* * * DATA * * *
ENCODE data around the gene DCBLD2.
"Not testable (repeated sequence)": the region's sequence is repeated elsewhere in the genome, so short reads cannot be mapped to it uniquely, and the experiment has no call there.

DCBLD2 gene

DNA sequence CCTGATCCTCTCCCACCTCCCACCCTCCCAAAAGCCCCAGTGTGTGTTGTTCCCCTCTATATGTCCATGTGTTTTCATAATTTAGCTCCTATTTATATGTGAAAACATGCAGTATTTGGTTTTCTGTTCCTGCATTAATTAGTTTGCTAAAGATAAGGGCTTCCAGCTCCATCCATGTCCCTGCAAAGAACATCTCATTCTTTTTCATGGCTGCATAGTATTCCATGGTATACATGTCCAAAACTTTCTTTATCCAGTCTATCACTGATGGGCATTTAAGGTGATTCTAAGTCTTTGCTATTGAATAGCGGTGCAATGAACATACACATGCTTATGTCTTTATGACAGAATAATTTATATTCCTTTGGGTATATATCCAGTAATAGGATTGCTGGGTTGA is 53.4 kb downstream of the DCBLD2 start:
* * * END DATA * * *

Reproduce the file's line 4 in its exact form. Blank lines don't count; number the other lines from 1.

DNA sequence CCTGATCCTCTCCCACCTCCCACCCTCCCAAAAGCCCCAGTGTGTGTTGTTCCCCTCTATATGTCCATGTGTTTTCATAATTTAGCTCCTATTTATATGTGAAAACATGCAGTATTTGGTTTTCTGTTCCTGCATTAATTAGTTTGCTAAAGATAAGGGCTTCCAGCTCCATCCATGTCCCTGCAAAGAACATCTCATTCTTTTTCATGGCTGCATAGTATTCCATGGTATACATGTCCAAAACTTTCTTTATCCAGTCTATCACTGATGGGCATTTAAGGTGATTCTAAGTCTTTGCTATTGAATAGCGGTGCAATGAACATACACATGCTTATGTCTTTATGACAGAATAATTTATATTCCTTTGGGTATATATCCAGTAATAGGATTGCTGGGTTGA is 53.4 kb downstream of the DCBLD2 start: